US Attorney-General Merrick Garland said Thursday that he “personally approved” the search warrant request for documents that triggered Monday’s unprecedented FBI raid on the Florida home of former President Donald Trump.
Mr Garland, in brief comments during which he declined to take any questions, also said the Justice Department had asked a federal magistrate judge to unseal copies of the warrant and would do so as long as Mr Trump and his legal team do not object, the NY Post reports.
Mr Garland also stated that copies of the search warrant and FBI property receipt were given to Mr Trump’s attorneys on Monday and added that they were allowed to remain “on site during the search.”
“The Department filed the motion to make public the warrant and receipt in light of the former president’s public confirmation with the search, the surrounding circumstances, and the substantial public interest in this matter,” Mr Garland told reporters.
“Faithful adherence to the rule of law is the bedrock principle of the Justice Department and of our democracy, upholding the rule of law means applying the law evenly without fear or favour. Under my watch, that is precisely what the Justice Department is doing.”
The motion to unseal the warrant — submitted by South Florida US Attorney Juan Antonio Gonzalez and DOJ counterintelligence chief Jay Bratt — notes that while the government initially wanted the documents to be kept secret, it now believes that releasing the warrant would not “impair court functions” moving forward.
It also notes that representatives of the 45th president have already provided “public characterisations of the materials sought,” and therefore “the occurrence of the search and indications of the subject matter involved are already public.”
In response to the DOJ request, Judge Bruce Reinhart — who signed off on the initial warrant Aug 5 — ordered the government to notify Mr Trump’s attorneys of the motion and advise the judge by 3pm Friday as to whether the former president opposed the warrant’s release.
“My attorneys and representatives were co-operating fully, and very good relationships had been established,” Mr Trump responded to Mr Garland in a post on his Truth Social platform.
“The government could have had whatever they wanted, if we had it. They asked us to put an additional lock on a certain area – DONE! Everything was fine, better than that of most previous Presidents, and then, out of nowhere and with no warning, Mar-a-Lago was raided, at 6.30 in the morning, by VERY large numbers of agents, and even ‘safecrackers.’ They got way ahead of themselves. Crazy!”
Mr Garland spoke out three days after federal agents spent over nine hours searching Mar-a-Lago — breaking into a safe, scouring former first lady Melania Trump’s wardrobe, and searching a locked basement storage room. From there, the agents removed approximately a dozen boxes of documents and other materials from the White House.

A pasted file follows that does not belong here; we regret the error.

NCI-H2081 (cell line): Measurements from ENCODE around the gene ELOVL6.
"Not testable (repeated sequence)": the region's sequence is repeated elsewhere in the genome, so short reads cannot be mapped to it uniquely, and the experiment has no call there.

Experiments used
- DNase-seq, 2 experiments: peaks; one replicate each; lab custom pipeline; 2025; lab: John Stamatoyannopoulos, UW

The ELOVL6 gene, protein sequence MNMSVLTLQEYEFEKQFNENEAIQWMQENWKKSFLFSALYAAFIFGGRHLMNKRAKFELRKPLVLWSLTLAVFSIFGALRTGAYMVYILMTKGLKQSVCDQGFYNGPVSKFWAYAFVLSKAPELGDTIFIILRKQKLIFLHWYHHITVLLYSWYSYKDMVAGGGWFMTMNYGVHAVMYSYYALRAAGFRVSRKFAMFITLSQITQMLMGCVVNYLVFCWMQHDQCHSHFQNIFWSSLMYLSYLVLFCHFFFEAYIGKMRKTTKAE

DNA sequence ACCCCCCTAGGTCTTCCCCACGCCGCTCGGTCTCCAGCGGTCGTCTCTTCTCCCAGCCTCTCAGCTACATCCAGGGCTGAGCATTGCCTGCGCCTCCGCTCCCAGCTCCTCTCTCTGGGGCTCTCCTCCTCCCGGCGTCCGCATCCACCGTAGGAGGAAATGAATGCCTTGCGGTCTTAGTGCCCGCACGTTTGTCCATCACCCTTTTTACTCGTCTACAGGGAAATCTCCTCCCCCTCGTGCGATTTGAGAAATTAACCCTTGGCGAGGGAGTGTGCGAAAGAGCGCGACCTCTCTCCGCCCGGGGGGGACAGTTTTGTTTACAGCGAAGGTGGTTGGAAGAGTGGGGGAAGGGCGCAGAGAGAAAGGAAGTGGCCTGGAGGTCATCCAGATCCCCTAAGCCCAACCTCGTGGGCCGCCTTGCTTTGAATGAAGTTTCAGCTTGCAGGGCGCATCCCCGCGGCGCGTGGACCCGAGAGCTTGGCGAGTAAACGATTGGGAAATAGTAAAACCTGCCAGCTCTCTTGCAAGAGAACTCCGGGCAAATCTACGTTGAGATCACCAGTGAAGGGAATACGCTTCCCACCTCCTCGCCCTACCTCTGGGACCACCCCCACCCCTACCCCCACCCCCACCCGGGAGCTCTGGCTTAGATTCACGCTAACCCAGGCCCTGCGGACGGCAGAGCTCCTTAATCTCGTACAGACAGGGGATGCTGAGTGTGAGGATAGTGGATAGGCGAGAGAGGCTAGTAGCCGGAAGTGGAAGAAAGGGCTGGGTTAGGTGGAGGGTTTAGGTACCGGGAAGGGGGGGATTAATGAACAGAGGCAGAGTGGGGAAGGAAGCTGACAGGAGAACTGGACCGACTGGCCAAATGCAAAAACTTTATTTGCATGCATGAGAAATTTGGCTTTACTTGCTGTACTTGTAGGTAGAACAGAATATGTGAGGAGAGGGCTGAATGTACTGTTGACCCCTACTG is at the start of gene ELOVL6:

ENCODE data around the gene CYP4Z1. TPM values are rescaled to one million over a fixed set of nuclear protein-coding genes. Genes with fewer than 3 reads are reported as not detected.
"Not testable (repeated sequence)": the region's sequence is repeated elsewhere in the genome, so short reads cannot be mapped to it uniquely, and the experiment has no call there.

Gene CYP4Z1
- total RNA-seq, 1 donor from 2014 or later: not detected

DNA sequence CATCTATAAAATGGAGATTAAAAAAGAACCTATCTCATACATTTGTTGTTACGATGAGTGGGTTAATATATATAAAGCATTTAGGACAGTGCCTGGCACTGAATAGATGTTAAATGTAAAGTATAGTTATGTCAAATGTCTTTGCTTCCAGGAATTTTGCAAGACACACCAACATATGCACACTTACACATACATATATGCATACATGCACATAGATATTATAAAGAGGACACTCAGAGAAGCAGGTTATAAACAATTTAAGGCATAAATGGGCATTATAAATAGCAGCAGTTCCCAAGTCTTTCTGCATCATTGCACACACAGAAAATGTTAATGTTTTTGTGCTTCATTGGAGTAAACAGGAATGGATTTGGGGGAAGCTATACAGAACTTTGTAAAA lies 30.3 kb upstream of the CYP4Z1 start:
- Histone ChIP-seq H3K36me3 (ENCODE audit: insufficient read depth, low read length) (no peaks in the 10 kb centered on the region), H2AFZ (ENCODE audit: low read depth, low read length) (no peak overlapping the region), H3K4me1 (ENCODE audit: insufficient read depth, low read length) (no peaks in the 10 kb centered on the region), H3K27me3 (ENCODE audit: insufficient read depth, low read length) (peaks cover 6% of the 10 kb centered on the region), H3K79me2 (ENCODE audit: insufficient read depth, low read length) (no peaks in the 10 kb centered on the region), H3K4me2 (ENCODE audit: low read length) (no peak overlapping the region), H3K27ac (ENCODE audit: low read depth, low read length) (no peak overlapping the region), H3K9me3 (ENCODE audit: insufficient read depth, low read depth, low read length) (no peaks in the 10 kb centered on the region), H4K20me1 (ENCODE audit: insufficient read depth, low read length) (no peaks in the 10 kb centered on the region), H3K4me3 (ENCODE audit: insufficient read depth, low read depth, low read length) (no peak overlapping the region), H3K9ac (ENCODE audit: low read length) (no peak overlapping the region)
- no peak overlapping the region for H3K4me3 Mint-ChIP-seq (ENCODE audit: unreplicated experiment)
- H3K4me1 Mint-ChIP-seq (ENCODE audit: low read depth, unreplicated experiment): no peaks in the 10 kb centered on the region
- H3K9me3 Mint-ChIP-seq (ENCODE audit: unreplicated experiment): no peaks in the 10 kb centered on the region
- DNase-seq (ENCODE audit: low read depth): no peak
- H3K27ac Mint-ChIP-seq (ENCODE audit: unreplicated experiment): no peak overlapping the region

The records reportedly include letters to Mr Trump from his predecessor Barack Obama and North Korean leader Kim Jong-un.
“Much of our work is by necessity conducted out of the public eye,” the AG said in an attempt to explain his silence on the raid. “We do that to protect the constitutional rights of all Americans and to protect the integrity of our investigations.”
The Attorney-General also addressed what he called “unfounded attacks” toward the FBI and DOJ in the aftermath of the search, saying he “will not stand by silently when their integrity is unfairly attacked.”
“The men and women of the FBI and the Justice Department are dedicated, patriotic public servants. Every day they protect the American people from violent crime, terrorism and other threats to their safety while safeguarding our civil rights. They do so at great personal sacrifice and risk to themselves. I am honoured to work alongside them.”
FBI Director Christopher Wray has declined to comment on the raid, instead bemoaning the rise in potential threats of violence against federal agents this week.
“I’m always concerned about threats to law enforcement,” Mr Wray told reporters Wednesday. “Violence against law enforcement is not the answer, no matter who you’re upset with.”
The White House insisted that it did not know Mr Garland would speak about the raid ahead of time, with one senior administration official telling NBC News, “We have had no notice that he was giving remarks and no briefing on the content of them.”
Less than an hour after the AG finished speaking, the White House announced a “lid,” meaning Americans would not see or hear from President Joe Biden on Thursday.
This article originally appeared on NY Post and was reproduced with permission